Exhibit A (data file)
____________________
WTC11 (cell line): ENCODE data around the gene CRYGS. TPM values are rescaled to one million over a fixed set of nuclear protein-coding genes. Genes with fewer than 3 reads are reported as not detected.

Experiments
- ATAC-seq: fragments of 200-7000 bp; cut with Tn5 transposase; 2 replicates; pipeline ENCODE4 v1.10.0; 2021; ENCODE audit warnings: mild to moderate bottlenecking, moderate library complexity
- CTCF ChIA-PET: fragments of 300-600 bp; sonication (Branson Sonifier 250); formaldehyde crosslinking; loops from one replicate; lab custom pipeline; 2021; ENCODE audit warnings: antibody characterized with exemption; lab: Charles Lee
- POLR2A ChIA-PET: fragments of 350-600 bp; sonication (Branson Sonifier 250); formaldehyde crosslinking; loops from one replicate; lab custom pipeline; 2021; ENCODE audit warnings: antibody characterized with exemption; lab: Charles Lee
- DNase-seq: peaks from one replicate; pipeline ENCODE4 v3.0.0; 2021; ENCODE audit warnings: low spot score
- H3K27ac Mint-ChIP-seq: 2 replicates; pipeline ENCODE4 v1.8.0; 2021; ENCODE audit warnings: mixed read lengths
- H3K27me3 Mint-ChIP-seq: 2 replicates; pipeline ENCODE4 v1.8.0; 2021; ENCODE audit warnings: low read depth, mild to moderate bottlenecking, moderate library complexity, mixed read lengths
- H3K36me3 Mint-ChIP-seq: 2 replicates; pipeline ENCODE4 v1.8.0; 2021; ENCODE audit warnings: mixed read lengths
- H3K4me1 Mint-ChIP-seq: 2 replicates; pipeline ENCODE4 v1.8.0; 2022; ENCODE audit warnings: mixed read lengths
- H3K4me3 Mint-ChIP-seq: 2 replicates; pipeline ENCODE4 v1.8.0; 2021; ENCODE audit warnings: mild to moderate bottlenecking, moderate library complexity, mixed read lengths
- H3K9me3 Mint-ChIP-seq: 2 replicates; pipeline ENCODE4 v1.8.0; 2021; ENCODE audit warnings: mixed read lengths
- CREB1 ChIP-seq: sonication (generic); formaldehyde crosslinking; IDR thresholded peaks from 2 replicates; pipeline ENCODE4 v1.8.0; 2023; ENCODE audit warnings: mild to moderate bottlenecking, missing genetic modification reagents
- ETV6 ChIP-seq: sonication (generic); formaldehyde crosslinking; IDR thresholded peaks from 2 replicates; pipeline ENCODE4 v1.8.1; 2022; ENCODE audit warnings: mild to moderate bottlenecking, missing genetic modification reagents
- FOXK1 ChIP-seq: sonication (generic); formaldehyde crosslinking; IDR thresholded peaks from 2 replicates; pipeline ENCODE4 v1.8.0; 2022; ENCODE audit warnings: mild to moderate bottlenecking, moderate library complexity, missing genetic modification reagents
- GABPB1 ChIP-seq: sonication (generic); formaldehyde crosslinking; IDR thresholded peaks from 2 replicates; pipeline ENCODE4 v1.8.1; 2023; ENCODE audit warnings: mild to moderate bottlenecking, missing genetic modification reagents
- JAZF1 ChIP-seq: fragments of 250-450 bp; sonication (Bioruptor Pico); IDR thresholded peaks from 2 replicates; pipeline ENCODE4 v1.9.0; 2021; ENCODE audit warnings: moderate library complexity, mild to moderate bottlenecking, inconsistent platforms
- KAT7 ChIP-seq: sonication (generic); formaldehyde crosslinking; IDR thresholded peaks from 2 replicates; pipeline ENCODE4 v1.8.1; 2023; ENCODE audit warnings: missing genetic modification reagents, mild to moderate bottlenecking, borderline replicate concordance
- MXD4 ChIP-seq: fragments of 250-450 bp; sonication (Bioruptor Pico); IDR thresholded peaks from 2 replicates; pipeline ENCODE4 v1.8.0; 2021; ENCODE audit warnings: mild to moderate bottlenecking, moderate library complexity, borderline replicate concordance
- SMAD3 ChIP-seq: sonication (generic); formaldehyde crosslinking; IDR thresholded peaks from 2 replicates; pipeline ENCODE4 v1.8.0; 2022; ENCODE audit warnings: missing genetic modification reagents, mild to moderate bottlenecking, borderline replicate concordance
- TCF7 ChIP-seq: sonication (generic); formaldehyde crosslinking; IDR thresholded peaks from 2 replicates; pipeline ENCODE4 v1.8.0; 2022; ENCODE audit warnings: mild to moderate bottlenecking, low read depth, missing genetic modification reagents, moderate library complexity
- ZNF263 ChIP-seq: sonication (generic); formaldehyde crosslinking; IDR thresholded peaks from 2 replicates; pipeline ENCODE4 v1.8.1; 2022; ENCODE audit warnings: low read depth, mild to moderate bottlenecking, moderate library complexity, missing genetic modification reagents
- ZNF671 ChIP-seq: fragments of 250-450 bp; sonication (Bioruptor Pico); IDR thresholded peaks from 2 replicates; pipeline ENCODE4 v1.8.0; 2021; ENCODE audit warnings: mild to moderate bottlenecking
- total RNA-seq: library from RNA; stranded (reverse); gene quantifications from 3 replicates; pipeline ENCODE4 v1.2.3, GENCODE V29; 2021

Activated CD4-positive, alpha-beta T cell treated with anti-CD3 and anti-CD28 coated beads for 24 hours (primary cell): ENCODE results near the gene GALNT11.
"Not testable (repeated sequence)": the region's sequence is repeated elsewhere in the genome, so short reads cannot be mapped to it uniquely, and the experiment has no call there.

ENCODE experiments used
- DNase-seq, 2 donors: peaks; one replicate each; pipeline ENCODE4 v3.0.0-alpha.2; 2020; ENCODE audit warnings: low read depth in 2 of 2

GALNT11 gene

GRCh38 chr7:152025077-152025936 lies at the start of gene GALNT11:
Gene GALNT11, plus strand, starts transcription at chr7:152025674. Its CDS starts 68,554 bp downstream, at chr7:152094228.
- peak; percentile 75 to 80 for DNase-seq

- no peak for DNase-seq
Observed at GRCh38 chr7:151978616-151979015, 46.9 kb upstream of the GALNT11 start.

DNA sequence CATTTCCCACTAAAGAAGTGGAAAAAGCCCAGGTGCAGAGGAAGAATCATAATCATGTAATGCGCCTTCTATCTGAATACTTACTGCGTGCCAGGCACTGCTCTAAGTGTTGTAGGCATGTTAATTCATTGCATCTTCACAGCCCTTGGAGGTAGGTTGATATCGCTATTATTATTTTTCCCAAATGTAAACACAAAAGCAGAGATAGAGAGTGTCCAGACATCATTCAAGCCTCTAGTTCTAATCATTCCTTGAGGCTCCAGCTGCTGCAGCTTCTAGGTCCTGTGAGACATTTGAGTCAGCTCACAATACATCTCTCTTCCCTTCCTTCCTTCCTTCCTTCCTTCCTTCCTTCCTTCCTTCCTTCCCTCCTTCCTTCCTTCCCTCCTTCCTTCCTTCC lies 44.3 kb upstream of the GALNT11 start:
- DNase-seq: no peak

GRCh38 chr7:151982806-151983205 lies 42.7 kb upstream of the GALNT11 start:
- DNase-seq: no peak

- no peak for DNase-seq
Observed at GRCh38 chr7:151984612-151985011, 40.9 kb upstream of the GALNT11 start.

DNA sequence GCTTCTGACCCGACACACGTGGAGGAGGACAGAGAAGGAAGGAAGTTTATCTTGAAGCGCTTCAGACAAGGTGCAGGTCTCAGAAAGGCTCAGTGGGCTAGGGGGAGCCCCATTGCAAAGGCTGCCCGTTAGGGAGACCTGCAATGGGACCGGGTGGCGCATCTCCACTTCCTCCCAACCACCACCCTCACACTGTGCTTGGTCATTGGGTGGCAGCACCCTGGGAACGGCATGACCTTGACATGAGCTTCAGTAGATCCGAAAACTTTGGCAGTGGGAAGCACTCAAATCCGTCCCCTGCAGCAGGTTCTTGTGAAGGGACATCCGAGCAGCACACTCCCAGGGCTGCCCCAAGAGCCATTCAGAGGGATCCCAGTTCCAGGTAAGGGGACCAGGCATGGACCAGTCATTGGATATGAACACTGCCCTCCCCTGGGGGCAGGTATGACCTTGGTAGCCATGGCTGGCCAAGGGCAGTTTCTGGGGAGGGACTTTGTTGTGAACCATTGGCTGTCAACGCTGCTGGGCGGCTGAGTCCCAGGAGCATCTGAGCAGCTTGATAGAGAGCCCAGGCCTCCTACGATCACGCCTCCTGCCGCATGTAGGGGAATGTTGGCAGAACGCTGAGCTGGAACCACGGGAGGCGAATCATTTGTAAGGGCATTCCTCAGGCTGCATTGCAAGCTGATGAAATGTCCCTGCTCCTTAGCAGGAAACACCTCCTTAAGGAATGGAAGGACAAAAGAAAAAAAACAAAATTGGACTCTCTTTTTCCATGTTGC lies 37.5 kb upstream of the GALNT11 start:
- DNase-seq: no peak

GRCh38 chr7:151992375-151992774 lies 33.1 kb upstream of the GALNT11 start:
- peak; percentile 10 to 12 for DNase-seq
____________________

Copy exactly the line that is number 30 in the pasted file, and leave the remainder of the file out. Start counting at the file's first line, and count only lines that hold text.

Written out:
GRCh38 chr7:152025077-152025936 lies at the start of gene GALNT11: